Abstract (Browse 2173)  |  Full Text PDF       
Studies on the Chemical Constituents of Limonium aureum (L.) Hill
Author: Zhang Hui-chang, Jia Zhong-jian, Wang Ji-he and Chu Tze-tzing
Journal of Integrative Plant Biology 1989 31(3)
      
    Five different crystals have been obtained for the first time from the aerial parts of Limonium aureum (L.)Hill ex kuntze. They were identified as follows: () homoeriodictyol, () naringenin, () eriodictyol () myricetin-3-O--D-glucoside and () myricetin-3-O--D-galactoside.
Abstract (Browse 2150)  |  Full Text PDF       
The Response of Photosynthesis and Quantum Yield to low Temperature and High Light in Leaves of Rice Seedlings
Author: Lin Zhi-fang and James Ehleringer
Journal of Integrative Plant Biology 1989 31(3)
      
    The optimal temperatures for net photosynthesis and the quantum yield for CO2 uptake in rice seedlings are different. Both net photosynthesis and quantullm yield were declined along the similar trend, when the leaf temperature was below 20. Chilling treatment (6C12 ) at high light (1200 mol•m-2•s-1) for 2 hours markedly inhibted quantum yield for 34%C74%, and 46%C89% of net photosynthesis. No any inhibition of quantum yield was observed under low light. (120mol•m-2•s-1) during the chilling treatment, but 33% of inhibition occured as rewarming the leaves for 2 hours at 30 and low light. The short term treatment (2 hours) of leaves at the 8 and light intensity of 1000 mol•m-2•s-1, then followed the increase in temperature (30 ) and decrease in light (12 mol•m-2•s-1) resulted in a reversible change of quantum yield from 0.018 to 0.034 (after rewarming of 1 hour) and 0.039 (2 hours). Low oxygen (2%) reduced the inhibition of quantum yield during exposure of rice leaves to chilling temperature and high light. It is indicated that high light and oxygen are important factors to interact with chilling temperature, and the process of photoinhibition with photo-oxidative injury occurred at chilling and light stress in rice seedling.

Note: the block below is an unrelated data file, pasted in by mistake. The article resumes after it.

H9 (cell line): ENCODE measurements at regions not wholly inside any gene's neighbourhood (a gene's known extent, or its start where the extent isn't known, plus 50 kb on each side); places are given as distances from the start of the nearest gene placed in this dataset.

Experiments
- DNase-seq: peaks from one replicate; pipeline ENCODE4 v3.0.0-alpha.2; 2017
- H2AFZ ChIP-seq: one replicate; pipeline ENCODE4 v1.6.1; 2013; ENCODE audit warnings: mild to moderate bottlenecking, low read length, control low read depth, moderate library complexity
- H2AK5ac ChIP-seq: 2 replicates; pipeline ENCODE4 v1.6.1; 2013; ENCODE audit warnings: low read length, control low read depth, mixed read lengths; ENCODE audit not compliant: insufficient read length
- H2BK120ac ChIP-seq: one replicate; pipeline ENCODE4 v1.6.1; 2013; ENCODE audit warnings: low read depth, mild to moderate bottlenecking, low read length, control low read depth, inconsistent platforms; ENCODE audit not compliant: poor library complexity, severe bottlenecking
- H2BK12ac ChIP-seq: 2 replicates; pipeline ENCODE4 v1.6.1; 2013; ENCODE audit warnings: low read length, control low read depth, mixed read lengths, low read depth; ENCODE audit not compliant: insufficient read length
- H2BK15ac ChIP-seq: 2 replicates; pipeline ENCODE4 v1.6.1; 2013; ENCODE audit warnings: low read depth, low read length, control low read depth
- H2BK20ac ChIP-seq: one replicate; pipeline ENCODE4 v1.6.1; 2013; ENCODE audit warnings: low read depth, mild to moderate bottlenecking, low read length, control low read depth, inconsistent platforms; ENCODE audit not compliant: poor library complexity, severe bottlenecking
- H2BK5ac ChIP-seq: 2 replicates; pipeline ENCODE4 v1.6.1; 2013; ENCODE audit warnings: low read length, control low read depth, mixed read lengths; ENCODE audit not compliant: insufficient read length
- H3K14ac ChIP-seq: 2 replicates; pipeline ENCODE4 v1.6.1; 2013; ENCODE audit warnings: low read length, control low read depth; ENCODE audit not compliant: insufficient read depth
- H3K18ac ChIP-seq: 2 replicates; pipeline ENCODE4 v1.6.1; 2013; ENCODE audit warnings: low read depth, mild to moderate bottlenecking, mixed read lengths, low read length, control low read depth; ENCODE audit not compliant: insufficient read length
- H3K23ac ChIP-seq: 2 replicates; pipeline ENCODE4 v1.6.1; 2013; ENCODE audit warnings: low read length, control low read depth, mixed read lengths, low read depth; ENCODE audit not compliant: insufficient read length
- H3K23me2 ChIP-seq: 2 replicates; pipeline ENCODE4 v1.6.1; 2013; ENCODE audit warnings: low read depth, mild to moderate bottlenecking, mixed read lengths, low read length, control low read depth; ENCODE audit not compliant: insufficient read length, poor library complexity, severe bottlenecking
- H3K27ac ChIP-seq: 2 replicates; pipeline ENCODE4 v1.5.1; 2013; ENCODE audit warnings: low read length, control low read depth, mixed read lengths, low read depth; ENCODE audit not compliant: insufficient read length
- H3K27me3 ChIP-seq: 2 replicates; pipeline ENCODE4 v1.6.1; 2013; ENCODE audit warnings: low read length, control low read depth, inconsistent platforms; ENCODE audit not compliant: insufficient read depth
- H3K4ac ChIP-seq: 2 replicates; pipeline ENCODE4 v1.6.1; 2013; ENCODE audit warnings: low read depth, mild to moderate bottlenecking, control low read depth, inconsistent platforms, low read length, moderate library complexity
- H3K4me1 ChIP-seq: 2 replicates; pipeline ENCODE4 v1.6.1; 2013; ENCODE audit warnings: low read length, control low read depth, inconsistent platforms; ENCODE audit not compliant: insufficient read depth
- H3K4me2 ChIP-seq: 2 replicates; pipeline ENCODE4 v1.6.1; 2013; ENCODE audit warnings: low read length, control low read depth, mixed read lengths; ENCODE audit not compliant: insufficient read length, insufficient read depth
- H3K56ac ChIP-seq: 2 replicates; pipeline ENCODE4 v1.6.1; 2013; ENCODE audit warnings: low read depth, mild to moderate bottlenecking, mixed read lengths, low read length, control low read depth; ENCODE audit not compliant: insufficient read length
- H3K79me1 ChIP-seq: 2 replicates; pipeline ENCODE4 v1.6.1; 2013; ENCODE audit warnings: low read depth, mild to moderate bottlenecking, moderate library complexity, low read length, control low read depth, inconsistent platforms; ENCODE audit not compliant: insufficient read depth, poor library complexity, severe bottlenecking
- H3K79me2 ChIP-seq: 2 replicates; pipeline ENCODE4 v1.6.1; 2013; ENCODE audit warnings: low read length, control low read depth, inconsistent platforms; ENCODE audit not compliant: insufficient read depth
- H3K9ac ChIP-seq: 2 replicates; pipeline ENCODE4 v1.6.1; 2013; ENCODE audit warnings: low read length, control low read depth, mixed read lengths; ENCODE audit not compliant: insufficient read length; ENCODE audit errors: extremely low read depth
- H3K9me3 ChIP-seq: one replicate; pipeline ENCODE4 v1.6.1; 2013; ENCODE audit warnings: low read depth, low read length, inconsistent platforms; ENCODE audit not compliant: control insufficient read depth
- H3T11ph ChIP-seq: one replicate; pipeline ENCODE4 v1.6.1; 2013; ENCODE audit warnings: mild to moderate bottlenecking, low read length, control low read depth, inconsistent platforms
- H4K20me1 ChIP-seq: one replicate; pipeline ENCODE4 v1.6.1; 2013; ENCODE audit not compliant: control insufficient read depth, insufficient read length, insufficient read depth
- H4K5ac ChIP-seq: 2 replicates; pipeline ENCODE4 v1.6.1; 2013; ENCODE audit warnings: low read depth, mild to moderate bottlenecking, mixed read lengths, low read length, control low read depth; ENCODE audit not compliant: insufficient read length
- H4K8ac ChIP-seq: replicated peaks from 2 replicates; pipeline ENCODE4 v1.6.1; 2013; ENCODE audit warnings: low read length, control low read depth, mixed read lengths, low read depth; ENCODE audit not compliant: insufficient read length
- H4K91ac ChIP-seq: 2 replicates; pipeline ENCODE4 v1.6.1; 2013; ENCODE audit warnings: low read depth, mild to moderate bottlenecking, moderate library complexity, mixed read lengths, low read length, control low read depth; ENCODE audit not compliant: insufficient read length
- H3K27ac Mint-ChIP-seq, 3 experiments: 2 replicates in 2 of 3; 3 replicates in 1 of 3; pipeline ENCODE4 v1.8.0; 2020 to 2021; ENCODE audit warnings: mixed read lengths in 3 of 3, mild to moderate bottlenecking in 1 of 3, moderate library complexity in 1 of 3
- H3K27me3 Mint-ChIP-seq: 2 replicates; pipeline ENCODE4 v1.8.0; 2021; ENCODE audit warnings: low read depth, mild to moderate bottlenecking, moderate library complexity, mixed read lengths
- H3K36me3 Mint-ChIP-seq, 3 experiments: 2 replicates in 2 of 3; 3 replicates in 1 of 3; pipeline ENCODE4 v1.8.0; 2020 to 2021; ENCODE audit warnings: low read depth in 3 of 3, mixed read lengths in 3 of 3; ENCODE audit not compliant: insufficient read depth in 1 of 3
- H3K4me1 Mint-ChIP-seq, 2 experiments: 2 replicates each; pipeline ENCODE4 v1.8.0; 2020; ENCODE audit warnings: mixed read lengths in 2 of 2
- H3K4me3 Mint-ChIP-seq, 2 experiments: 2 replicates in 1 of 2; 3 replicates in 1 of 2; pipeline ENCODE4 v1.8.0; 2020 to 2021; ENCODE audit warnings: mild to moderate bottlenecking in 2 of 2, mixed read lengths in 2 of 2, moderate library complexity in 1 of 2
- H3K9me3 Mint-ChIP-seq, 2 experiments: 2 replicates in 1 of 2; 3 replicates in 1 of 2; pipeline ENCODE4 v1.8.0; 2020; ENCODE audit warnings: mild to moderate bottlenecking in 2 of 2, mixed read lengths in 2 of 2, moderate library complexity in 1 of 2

Abstract (Browse 2038)  |  Full Text PDF       
The Structure, Elongation and Thickening of Rhizome in Nelumbo nucifera Gaertn
Author: Chen Wei-pei and Zhang Si-mei
Journal of Integrative Plant Biology 1989 31(3)
      
    The seedling of Nelurnbo nucifera is erect and its internodes are very short with four Alternately arranged floating leaves. During the juvenile stage, the shoot elongates remarkably and forms the horizontal rhizome. Each leaf grows out from the dorsal side of the node of the rhizome. There are two kinds of terminal buds in the juvenile shoot. (1) vegetative bud and (2) mixed bud. The axillary scale is the derivative part of the leaf. It forms an ochrea around the terminal bud. The winter buds on the annual shoot are all mixed buds. The vessels are absent in the rhizome and no cambium exists. During tile early growth of the rhizome, the rib meristems contribute mainly to the internode elongation. Later however, divisions are seen to commence in the parenchymatous tissue of the internode. As a result of these divisions the internode becomes elongated. The tuberization of the rhizome is built up from cell divisions of three kinds of tissues: (1) primary thickening meristems, (2) cells of the vascular bundles and (3) parenchyma of cortex. But, the growth in thickness of the rhizome seems to be chiefly due to the enlargement of parenchymatous cells.
Abstract (Browse 1989)  |  Full Text PDF       
Genome Analysis of Three Species of the Genus Algropyron
Author: Tong Ming-you and Zhang Zi-li
Journal of Integrative Plant Biology 1989 31(3)